The Interviewer – Are Those Being Interviewed Telling The Truth Or Are They Lying? Part VII

By Lawrence W. Daly, MSc

Research is something law enforcement officials have historically neglected when it comes to creating protocols, procedures and processes of how to conduct a child sexual abuse investigation.  The reason for the lack of research is that law enforcement officials do not understand the relevance of why research is so important to accomplishing a positive and successful outcome.

In the United States, in most counties, the protocol for how the child sexual abuse allegations will be handled from beginning until the end are set by a board of professionals from each sector of the child sexual abuse industry. The board of professionals generally consists of law enforcement officials, child protective services, prosecuting attorneys, child advocates, child interviewers, therapists, medical personnel and etc. 

This professional board has a variety of attitudes and beliefs which should be based on scientific research. Unfortunately, there are many ‘camps’ nationally and internationally who believe their scientific research produces the proper protocols and procedures which should be utilized from the beginning of the child sexual abuse allegations to the end, either guilty or not guilty and etc.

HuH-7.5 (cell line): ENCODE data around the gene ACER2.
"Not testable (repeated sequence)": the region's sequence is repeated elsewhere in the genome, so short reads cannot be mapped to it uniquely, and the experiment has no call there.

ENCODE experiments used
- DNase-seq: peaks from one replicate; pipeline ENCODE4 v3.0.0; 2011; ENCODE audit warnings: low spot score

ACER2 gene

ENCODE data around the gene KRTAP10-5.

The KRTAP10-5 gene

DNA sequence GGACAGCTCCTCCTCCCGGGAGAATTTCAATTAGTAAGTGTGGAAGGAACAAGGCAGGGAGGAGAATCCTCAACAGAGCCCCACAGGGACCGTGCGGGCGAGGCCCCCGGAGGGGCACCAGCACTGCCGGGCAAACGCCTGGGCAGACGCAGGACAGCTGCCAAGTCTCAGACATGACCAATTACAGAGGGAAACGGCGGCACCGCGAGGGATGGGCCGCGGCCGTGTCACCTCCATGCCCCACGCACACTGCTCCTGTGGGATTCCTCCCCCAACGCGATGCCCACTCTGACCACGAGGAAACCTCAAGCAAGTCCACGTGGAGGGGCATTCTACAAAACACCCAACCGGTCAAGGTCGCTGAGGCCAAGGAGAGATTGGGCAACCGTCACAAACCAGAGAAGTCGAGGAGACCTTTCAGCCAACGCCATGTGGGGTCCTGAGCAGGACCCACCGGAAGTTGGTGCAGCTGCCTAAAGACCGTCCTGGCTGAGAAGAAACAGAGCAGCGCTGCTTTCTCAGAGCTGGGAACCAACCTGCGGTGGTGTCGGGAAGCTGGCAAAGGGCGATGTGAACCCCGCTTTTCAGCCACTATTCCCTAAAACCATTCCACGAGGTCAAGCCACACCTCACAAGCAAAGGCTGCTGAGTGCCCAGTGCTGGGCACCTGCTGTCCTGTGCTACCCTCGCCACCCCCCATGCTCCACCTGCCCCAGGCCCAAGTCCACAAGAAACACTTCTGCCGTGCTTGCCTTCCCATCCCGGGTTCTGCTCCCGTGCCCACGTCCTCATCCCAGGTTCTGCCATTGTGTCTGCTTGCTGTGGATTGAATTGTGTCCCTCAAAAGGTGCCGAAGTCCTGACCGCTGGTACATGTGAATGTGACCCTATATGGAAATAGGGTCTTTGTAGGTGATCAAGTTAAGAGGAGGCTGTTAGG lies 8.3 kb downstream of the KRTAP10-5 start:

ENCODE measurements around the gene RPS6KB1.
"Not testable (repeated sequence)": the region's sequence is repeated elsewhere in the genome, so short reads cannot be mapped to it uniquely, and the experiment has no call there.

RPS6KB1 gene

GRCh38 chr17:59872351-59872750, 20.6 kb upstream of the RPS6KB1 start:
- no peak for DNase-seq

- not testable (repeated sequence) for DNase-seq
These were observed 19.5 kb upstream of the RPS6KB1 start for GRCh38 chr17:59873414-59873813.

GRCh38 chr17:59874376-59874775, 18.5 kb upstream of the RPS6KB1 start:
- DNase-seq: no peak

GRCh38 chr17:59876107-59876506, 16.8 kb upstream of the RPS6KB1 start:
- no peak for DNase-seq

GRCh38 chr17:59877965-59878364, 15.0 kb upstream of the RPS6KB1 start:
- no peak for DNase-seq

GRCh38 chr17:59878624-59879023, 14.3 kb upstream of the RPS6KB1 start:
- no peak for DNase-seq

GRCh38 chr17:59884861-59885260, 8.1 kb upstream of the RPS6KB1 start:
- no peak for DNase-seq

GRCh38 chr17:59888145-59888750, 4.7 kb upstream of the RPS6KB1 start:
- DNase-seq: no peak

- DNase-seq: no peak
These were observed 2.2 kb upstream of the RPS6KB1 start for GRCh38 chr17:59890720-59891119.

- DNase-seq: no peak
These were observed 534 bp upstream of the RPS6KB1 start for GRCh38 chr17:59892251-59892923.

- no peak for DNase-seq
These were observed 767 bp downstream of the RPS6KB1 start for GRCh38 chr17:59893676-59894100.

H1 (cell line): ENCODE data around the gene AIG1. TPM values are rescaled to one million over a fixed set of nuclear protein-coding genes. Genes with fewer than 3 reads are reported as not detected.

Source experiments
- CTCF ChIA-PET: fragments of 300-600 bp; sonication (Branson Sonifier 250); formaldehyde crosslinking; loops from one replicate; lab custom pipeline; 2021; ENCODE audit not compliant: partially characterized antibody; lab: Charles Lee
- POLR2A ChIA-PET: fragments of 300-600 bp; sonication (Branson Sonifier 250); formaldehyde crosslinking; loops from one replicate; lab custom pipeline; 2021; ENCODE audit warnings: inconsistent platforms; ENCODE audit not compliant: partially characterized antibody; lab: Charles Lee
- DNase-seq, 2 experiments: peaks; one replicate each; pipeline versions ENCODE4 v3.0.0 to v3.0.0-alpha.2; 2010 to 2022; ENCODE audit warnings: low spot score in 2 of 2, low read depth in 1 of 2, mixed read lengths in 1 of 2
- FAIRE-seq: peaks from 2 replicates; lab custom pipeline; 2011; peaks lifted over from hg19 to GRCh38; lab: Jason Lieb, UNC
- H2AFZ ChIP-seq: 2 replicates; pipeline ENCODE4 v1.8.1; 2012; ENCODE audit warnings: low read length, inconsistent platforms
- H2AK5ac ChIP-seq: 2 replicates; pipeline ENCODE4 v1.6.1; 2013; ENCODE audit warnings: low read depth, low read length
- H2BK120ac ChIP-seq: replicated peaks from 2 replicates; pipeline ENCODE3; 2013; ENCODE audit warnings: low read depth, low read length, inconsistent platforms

Law enforcement officials generally concede to the prosecuting attorney for direction, which is based on a historical relationship of decades of cooperation. However, the prosecuting attorneys receive limited training and education into scientific child interviewing protocols and procedures. Their attitude is if it works don’t change it or try to fix it.

It is important to understand that a study by Sanders, 1986, found that only 2 percent of his sample of U.S. police officers had undergone any witness interview training. George, 1991, surveyed several United Kingdom police forces and found that some provided no witness interview training at all and others provided just one day of training.

For this reason law enforcement officials do not feel comfortable in their abilities to advocate they are experts in the field of interviewing children who may have been sexually abused. If law enforcement had a historical foundation that they could and should interview children; and have the training and education to perform such duties, it seems they would not be so quick to give away the child interview responsibilities.

The problem with the prosecuting attorneys attitude is that they refer to the local child advocates and child interviewers for direction. This is an unintelligent and incompetent decision making process as guilty verdicts should not be the basis for deciding what protocol and procedures are utilized.

In the Northwest, specifically the State of Washington, the interview protocol and procedure was developed in 2001 by Lucy Berliner and Roxy Lieb. Both of these women are child sexual abuse advocates. They don’t interview children during the day; they treat children who have been sexually abused.